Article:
Deoxyribonucleic acid, better known as DNA, is what makes up your biological self. DNA can also provide information about your health, growth, and aging.

Given the increase in at-home DNA testing kits — typically done with saliva samples — many wonder whether home urine testing could offer the same results.

Urine does contain small amounts of DNA, but not nearly as much as blood or saliva. DNA also deteriorates more quickly in urine, making it difficult to extract and produce reliable test results.

Keep reading to learn more about the DNA in your urine, and what clues it can offer to your overall health.

DNA is made up of nucleotides, including 2-deoxyribose, nitrogen bases, and phosphate groups.

The exact markers in each strand of DNA are measured through the blood with the help of white blood cells and epithelial cells, which are found in the surface layers of your skin. In addition to blood, DNA can also be found in saliva, hair follicles, and decomposing bones.

While DNA can be found in urine, it’s directly related to the presence of epithelial cells, and not the urine itself. In fact, DNA can often be better detected in female urine because women may have higher epithelial cell counts that enter their urine from vaginal walls.

It’s difficult to detect DNA in urine. Low white blood cell and epithelial cell counts can affect DNA in the urine. DNA can also deteriorate quicker in urine, making it more challenging to extract biomarkers before they lose their integrity.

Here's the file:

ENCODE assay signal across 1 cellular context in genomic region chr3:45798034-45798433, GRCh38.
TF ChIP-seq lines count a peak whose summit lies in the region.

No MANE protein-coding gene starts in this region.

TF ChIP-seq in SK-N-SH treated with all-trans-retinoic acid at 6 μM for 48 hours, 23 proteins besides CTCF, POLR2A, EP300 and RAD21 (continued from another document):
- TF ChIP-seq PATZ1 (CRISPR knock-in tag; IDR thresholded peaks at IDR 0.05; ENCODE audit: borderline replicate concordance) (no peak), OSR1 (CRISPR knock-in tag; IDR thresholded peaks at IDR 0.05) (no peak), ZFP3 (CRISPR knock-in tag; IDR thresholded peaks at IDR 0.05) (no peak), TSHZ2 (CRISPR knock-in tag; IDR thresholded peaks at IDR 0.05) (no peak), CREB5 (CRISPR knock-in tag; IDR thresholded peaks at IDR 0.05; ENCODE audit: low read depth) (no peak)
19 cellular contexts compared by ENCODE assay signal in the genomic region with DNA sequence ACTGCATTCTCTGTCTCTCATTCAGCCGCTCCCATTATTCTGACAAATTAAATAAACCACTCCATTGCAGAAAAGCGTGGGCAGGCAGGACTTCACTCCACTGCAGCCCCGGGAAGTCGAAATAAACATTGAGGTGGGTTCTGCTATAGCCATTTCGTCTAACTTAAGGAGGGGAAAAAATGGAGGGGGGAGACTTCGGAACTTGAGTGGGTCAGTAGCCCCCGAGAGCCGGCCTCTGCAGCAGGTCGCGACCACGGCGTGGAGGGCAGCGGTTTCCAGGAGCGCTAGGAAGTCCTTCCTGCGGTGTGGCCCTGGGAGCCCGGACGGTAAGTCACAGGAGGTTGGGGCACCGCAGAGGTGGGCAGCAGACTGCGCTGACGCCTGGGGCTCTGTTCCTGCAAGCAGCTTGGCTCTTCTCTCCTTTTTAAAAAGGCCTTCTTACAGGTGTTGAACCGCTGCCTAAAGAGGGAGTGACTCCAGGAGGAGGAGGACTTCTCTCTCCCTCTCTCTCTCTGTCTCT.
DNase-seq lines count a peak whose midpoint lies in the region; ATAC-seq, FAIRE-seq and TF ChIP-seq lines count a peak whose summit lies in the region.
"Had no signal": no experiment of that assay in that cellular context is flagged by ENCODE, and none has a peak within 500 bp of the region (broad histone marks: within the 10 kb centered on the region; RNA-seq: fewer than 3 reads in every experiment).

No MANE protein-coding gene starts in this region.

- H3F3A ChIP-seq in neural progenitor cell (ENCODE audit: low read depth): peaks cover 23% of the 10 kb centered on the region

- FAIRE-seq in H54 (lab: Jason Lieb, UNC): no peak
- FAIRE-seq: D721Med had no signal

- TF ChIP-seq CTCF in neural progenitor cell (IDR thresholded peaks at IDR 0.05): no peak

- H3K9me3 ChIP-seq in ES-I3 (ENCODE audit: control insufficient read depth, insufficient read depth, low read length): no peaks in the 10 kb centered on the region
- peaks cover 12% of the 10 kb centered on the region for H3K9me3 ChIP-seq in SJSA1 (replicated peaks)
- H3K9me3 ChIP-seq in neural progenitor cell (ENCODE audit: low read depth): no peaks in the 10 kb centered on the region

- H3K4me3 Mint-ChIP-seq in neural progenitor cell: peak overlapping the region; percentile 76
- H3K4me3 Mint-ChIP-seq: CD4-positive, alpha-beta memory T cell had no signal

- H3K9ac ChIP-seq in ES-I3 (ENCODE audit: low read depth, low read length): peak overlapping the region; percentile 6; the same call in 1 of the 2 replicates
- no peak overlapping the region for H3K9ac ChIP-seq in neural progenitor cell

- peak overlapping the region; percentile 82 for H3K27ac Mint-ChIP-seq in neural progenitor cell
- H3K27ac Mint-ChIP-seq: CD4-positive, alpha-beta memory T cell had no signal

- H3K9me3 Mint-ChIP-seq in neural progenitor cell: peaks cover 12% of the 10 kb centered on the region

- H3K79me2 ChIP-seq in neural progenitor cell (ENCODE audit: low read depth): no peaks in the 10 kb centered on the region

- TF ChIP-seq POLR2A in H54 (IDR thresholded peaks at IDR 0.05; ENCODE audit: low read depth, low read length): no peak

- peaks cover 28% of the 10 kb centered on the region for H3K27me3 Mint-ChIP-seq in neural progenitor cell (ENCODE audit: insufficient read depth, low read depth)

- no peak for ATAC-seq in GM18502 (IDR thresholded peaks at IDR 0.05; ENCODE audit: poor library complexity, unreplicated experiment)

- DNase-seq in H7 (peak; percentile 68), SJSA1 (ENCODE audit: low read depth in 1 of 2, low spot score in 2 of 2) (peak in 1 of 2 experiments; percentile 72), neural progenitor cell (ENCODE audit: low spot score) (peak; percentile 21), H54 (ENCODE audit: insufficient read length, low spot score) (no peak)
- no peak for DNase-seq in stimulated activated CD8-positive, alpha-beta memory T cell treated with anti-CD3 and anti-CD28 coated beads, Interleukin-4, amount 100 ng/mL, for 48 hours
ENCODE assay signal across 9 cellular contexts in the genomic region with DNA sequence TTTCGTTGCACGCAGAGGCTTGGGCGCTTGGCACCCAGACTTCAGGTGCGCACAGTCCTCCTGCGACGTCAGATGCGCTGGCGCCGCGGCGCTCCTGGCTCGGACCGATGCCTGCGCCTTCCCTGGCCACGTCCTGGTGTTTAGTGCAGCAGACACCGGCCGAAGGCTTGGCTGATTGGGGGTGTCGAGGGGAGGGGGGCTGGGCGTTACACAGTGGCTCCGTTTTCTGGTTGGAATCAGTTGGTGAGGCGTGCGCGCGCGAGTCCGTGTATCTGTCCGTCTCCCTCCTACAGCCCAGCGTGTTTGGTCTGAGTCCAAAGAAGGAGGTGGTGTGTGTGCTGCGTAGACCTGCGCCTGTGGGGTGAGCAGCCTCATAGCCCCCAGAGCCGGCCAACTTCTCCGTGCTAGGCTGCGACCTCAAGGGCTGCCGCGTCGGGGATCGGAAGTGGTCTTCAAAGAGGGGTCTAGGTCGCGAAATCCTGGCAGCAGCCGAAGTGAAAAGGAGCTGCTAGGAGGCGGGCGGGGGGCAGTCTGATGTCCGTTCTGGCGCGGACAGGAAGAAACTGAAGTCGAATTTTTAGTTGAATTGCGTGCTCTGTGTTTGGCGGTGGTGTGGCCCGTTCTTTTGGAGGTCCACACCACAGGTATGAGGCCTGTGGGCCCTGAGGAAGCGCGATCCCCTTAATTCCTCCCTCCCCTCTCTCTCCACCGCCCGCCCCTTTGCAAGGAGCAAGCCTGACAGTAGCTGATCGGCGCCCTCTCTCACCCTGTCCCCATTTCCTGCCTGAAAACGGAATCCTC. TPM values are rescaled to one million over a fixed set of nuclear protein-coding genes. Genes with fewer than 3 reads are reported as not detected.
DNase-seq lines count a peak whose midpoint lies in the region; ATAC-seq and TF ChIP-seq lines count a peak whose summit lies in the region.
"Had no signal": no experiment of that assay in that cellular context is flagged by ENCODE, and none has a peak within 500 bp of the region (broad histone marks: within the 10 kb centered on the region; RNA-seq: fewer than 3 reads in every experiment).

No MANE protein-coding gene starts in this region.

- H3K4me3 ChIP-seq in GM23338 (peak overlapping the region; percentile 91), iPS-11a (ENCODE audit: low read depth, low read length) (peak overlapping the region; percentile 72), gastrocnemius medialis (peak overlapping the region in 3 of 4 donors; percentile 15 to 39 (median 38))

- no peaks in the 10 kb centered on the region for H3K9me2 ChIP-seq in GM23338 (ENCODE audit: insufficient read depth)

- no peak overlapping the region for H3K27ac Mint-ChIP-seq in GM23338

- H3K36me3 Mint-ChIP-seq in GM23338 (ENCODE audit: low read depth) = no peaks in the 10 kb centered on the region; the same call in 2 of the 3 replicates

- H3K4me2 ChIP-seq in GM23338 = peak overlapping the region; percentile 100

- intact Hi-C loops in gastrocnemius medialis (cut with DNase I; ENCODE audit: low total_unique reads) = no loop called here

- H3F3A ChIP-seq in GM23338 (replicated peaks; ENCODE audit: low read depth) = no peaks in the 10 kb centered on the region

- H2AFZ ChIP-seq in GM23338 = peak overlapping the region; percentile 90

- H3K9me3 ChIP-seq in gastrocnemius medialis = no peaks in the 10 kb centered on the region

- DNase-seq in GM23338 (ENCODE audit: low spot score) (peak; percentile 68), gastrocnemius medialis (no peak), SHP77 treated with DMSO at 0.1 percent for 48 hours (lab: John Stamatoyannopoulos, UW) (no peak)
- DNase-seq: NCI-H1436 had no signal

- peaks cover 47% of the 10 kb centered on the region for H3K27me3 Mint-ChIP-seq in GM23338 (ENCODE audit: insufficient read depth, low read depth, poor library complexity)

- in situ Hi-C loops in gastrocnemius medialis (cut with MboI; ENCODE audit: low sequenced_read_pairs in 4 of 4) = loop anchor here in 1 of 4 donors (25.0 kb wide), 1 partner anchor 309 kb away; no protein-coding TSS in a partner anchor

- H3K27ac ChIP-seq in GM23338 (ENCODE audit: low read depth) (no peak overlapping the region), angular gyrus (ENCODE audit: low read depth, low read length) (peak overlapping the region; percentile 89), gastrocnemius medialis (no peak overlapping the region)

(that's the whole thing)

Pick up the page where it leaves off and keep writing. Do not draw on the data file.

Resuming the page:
Some research suggests that there could be promise with DNA extraction from urine, but there are some caveats:

  • First- or second-morning urine may contain the highest yield, and the sample tends to be best preserved at temperatures of -112°F (-80°C). Sodium additives may also be used for further preservation.
  • The researchers also found differences in DNA yield based on gender. First-morning urine had the most DNA in males, while afternoon urine produced higher DNA yields in women.

While it’s possible to extract DNA from urine, the conditions aren’t ideal. Other more reliable sources, such as blood, can produce higher yields without the risk of biomarker degradation.

However, some studies suggest that a urine DNA sample may be helpful if other types of samples aren’t available.

Urine tests may be able to detect DNA fragments, but the results may not be as clear as they could be in blood tests.

Urine samples can, however, be used to detect certain diseases and health conditions, including:

When considering DNA extraction, a urine sample isn’t the best source to use. Blood is the most reliable source of DNA, followed by saliva and hair follicles. If you’re interested in DNA testing, talk to a doctor about these options.

Still, urine samples shouldn’t be disregarded entirely. They can offer clues to your overall health, and may even help your doctor diagnose certain diseases and conditions. As research continues, it’s possible that we will see more urine-based DNA tests in the future.

If you’re suspicious about any potential health concerns, your doctor will likely start with blood and urine tests. If you’re interested in DNA markers for potential future diseases that you may be genetically predisposed to, consider seeing a specialist for a blood test.